Twenty years after 9/11, hindsight is 20/20
- The 20th anniversary of 9/11 arrives with pessimism and a sense of defeat.
- 9/11 caused a national trauma that lasted for years.
- We should remember this when analyzing the mistakes that America made in its war on terrorism during the subsequent 20 years.
As the 20th anniversary of the 9/11 terrorist attack approached, I was disappointed to see how negative the media coverage is. The overall reportage is defeatist, focusing almost exclusively on how America made countless mistakes and accomplished little if anything — perhaps even making global problems worse.
An article by Garrett Graff in The Atlantic was typical of the tone. Titled “After 9/11, the U.S. Got Almost Everything Wrong,” it concluded the following, each conclusion shown as a subheadline: (1) “As a society, we succumbed to fear.” (2) “We chose the wrong way to seek justice.” (3) “At home, we reorganized the government the wrong way.” (4) “Abroad, we squandered the world’s goodwill.” (5) “We picked the wrong enemies.”
For the sake of argument, let’s assume that everything in that article is exactly correct. While there are plenty of lessons to be learned from America’s many foreign (mis)adventures pre- and post-9/11, we should also remember this: hindsight is 20/20, particularly when you have had 20 years to think about what happened.
So, let’s rewind the tape two decades. I can tell you exactly where I was, what I was doing, and what I was thinking on September 11, 2001. Every one of us can.
The phone rang sometime around 7:50 am Central Time. My father was on the other side. He told me that an airplane had crashed into the World Trade Center.
I was not interested. Surely, it was an accident. Besides, I was a sophomore in college and had far more important things to worry about: Tuesdays were my busy days. From 10 am to noon, I had a microbiology laboratory. Then from 1 pm to 5 pm, I had an organic chemistry lab. Groggily, I hung up the phone and went back to sleep.
About 15 minutes later, the phone rings again. It’s my dad. “The second tower has been hit. You need to wake up. We’re under attack.” I got up this time. I went upstairs and turned on the TV. My mouth dropped in disbelief. I called a friend and told her to wake up, too.
Classes at my university were not canceled, so I got into my car and headed to school. I turned on the radio and listened as reporters described how the first tower of the World Trade Center had just collapsed. Since I had never been to New York City, I distinctly remember thinking, “At least one tower will be there if I ever get to visit.” Then the other tower collapsed.
When I arrived at the microbiology lab, one of the professors had pulled a TV into the hallway so that we could listen to the latest news. The teaching assistant reminded us that, even though none of us felt like working, we still had assignments that needed to get done. All of us sat in silence as we worked. In the top right corner of my lab notebook, where I always wrote down the date, I added the following line: “WTC Disaster.”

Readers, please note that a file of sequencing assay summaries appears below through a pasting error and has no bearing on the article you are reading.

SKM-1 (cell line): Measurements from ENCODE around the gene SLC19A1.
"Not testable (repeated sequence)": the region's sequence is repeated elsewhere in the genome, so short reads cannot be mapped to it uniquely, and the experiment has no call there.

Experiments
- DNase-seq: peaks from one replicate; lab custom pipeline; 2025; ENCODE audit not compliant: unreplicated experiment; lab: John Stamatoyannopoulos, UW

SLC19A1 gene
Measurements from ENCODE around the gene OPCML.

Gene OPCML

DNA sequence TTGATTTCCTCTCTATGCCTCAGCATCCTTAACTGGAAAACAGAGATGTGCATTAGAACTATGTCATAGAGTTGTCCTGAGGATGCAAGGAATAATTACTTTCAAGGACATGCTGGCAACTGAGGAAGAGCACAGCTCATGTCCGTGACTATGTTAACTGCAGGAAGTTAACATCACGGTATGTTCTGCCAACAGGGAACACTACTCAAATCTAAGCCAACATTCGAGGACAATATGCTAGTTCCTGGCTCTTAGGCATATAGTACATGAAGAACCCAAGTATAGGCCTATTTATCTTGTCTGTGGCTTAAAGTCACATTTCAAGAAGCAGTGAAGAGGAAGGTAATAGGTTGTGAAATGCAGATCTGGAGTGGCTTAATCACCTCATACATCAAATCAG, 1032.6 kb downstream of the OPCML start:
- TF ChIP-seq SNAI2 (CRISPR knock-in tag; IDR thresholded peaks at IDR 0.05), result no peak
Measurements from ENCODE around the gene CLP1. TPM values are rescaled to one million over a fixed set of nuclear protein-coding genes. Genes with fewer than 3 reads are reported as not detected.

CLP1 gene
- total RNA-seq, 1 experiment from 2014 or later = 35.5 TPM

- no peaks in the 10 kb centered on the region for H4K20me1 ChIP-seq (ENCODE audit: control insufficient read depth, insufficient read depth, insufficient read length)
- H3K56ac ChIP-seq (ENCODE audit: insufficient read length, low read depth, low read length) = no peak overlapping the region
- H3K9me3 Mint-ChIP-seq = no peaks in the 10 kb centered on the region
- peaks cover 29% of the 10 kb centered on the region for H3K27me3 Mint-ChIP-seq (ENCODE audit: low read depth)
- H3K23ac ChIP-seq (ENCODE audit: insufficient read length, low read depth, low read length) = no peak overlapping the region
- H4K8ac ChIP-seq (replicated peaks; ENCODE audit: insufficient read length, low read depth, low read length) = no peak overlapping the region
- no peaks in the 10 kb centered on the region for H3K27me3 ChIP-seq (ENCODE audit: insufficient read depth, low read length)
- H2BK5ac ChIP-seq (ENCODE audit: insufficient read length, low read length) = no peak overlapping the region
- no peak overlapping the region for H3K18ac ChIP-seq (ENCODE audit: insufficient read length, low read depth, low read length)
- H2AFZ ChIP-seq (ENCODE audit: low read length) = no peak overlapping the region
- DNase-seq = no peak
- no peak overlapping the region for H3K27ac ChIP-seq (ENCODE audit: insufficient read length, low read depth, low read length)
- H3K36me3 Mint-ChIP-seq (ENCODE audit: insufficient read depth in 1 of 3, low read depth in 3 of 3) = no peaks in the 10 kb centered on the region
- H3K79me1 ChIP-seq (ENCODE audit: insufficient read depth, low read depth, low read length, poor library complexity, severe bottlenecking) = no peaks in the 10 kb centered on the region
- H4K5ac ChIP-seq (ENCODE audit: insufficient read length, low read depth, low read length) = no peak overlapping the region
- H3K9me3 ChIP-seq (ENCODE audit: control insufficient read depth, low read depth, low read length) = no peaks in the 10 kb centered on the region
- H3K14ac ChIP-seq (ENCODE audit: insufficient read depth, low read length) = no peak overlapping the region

After lab, I headed to the student center for lunch. People were crowded around televisions. In the hallway, I recall one student saying, “This is what we get for electing George Bush” — a rather odd sentiment given that, up until that point in his presidency, Bush was focused on education policy.
Naturally, students started discussing ideas about who might have done this. Iraq? Iran? Palestinians? Nobody knew. What we did believe is this: we are going to get attacked again. It was not a matter of if but when and where.
My experience was not unique. Just about anyone who is old enough to remember 9/11 can recall the exact details of that day. How many other days are etched into your memory like that? Very few, if any. The point is this: we experienced a collective trauma that day. And the effects of that trauma lasted a very long time.
The truth is we were scared. The people in Bush’s inner circle were scared — as in they believed that the president might be assassinated with a missile while aboard Air Force One. This fact comes through very clearly in a new Apple TV+ documentary, called 9/11: Inside the President’s War Room. Former national security advisor Condoleezza Rice also notes that nearly 3,000 people were murdered on their watch. Naturally, they felt a responsibility never to allow something like 9/11 to happen again.
So, that is why the U.S. reacted the way that it did. More than three years after 9/11, we were still worried about terrorism — so much so, that Bush ran on a platform of beating it, and he won re-election. It was not until 2006 — more than five years after the attack — that Americans started to realize that things were not going according to plan, particularly in Iraq. As a result, the American people handed Congress to the Democrats, and in 2008, the presidency to Barack Obama.
But even then, the war on terrorism did not end. Obama made sure to hunt down Osama bin Laden, which successfully happened on May 2, 2011. (I remember exactly where I was when I heard that news, too.) After his death was reported, thousands of Americans were cheering in New York City and in front of the White House.
That is the emotional toll that 9/11 took on America. It is worth remembering that when we examine the past 20 years of foreign policy and war. Without a doubt, we made many terrible mistakes. But let’s also have a bit of humility and empathy as we analyze those mistakes, remembering why we made them in the first place.
As Rice asks in the aforementioned documentary, “What would you have done?”